All Behaviour is Communicative. Is it?

Updated: Oct 25, 2019

I hear this phrase being thrown about quite often. Both by professionals in the field of Behaviour Analysis but also in general conversation outside the field or in social media marketing ploys. Before we delve into the statement ‘all behaviour is communication’ let’s unpick the two concepts separately. Behaviour and Communication. Are they synonymous?

What is behaviour?

For any behaviour geeks out there behaviour is defined by Skinner (1938) as “the movement of an organism in a frame of reference provided by the organism or by various external objects or fields.” Simply put, behaviour is anything an organism does. It is the movement of an organism through space and time. The interaction between an organism and its environment. It must be observable, measurable and includes actions, words or thoughts and can only be performed by a living organism, namely animals and humans.

What is communication?

Communication involves a ‘speaker’ who directs their communicative behaviour to a ‘listener’ who then receives that message and may deliver reinforcement in the form of tangible or social attention. Communication can be verbal, signs/gestures or pictures. Pointing to an item/picture/menu may not always be communicative if there is only one person present and no listener receiving the message. Communication MUST involve two people.

Not all behaviour is communicative

‘All behaviour is communicative’ implies that humans only behave when they are interacting with others and that behaviour cannot occur alone. Some of the most challenging behaviour observed in some of our ASD learners are performed alone. Think of any self-stimulatory behaviour or behaviour that functions as automatic reinforcement. This type of behaviour does not require any communication or any interaction with others. Another example of a behaviour that is not necessarily communicative is a child who desires a cookie. She engages in problem solving behaviour and climbs on a chair to gain access to the cookie thus reinforcing the climbing behaviour. Again, no ‘communication’ was required or two-way interaction. She gained tangible reinforcement in the form of the cookie for her climbing behaviour without another individual.

All behaviour is functional

If we replace the word ‘communicative’ with ‘functional’ so that ‘all behaviour is communicative’ becomes ‘all behaviour is functional’ then perhaps this is more accurate. By accepting the notion “all behaviour is communicative” that has become a mantra for so many people, tells us nothing about the function and is not very helpful at all when used alone. Instead, when we go back to the science and parsimony and accept that all behaviour falls under the four functions (sensory, escape, attention, tangible) the only function that requires two people/interaction is ‘attention’.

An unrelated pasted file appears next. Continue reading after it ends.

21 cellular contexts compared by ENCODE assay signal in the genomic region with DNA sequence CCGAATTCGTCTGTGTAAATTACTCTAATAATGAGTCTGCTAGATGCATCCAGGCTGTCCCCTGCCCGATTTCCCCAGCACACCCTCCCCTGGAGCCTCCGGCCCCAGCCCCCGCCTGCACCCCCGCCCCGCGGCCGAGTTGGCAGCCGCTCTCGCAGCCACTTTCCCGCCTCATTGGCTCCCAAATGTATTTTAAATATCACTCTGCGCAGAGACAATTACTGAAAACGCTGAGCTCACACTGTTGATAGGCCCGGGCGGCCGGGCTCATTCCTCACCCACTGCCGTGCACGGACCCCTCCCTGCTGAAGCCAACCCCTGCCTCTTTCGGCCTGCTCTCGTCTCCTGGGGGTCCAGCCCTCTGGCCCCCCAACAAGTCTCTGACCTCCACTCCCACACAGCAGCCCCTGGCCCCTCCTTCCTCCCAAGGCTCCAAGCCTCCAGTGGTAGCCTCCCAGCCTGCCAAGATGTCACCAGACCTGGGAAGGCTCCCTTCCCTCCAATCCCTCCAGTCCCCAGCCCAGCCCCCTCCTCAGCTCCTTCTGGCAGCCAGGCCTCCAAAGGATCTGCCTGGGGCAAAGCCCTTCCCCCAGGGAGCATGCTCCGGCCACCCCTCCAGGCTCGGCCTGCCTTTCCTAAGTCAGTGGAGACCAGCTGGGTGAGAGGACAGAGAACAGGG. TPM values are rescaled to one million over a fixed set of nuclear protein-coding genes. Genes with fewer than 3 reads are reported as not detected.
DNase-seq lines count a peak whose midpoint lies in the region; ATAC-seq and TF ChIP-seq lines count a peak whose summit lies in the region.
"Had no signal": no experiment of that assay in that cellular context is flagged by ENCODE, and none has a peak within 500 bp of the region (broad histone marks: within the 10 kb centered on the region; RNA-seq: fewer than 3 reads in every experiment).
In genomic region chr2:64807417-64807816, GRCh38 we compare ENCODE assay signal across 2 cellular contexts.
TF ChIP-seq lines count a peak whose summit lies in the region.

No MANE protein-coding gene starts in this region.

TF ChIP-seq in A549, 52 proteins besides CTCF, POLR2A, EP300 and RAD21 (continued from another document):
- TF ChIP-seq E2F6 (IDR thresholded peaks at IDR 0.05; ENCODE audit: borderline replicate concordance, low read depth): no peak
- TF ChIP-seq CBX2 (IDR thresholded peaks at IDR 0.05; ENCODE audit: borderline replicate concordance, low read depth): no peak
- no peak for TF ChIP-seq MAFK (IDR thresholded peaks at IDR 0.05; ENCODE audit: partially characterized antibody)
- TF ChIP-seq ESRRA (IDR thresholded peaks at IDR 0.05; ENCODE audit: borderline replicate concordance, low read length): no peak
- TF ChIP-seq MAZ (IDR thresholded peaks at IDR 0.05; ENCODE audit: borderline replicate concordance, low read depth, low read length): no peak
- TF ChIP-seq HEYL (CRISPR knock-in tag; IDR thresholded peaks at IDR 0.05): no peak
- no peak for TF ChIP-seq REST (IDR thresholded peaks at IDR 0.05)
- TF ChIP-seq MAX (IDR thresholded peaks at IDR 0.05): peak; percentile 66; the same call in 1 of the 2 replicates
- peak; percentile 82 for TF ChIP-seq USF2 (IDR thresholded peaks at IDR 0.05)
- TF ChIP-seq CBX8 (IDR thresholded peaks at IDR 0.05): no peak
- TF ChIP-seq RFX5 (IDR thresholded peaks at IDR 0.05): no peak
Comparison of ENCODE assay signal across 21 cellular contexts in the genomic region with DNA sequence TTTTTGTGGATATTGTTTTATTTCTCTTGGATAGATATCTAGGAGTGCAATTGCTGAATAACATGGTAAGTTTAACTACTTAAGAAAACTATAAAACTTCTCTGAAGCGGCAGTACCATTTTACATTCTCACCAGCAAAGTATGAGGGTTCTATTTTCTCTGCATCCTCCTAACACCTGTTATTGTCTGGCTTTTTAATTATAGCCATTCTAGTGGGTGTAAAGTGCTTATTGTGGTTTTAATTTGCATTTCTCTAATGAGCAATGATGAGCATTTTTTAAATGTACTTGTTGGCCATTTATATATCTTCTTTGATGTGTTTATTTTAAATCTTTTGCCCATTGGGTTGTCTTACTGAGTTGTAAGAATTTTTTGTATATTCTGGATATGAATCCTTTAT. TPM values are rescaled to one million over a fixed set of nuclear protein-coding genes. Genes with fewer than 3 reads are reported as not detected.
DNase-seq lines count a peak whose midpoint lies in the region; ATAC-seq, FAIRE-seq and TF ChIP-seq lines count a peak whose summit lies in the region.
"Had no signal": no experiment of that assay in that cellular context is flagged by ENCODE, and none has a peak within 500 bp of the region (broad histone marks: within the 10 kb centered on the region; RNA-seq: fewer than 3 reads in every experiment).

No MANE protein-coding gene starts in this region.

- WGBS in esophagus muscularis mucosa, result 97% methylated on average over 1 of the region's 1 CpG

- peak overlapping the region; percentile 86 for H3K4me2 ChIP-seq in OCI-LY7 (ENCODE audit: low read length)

Communicating as a behaviour

Jim Johnston in his blog eloquently summarises the confusion of using the word communication to describe behaviour or causes of behaviour:

“Communicating doesn’t work very well as a label for a distinct form of verbal behavior. We already have established labels for the broad classes of behavior we consider verbal, and they are at least somewhat descriptive in everyday usage. Communicating is not an additional or unique form of verbal behavior…….. As with many everyday terms (including language, for example), communication is best left out of our technical vocabulary.”

Another common statement I have heard thrown around is “not all behaviour is communication, but all communication is behaviour.” What do we mean by communication? Can it be operationally defined? Does it pass the dead man’s test? If it does, then in my literal thinking I presume only living organisms can behave and so a ‘behaviour’ cannot behave or hence ‘communicate.’

So, when describing behaviour and the causes and influences on behaviour it is not helpful to use colloquial terms such as ‘communicative’ for scientific purposes in phrases such as “he is engaging in challenging behaviour because he is trying to communicate x, y or z (insert function)”but I do see the usefulness of the phrase for the layman parent, teacher or support worker who is new to ABA and learning the basics of why we do what we do. It is better than the conclusion that behaviours occurs ‘out of the blue’ or for no apparent reason or even worse circular reasoning and hypothetical constructs like ‘he engaged in behaviour due to his intelligence, diagnosis or personality.’ It is a step in the right direction when thinking about causes of behaviour and determining the function. In order for it to be effective the term ‘communicative’ must be defined as everyone will have different interpretations and learning history with the word and its meaning.

So, if you are a parent or teacher new to ABA, I probably won’t correct this statement if you use it, but beware if you are an ABA student, professional or BCBA candidate I will be asking “Is it?”.

Skinner, B. F. (1938). The Behavior of organisms: An experimental analysis. New York: Appleton-Century.

Evelyn is the founder of Pathway to Learning in Northern Ireland and has been practising in the field since 2002 and supervising BCBAs, BCaBAs and RBTs since 2009. For further information on remote BCBA supervision, group or face-to-face supervision contact us.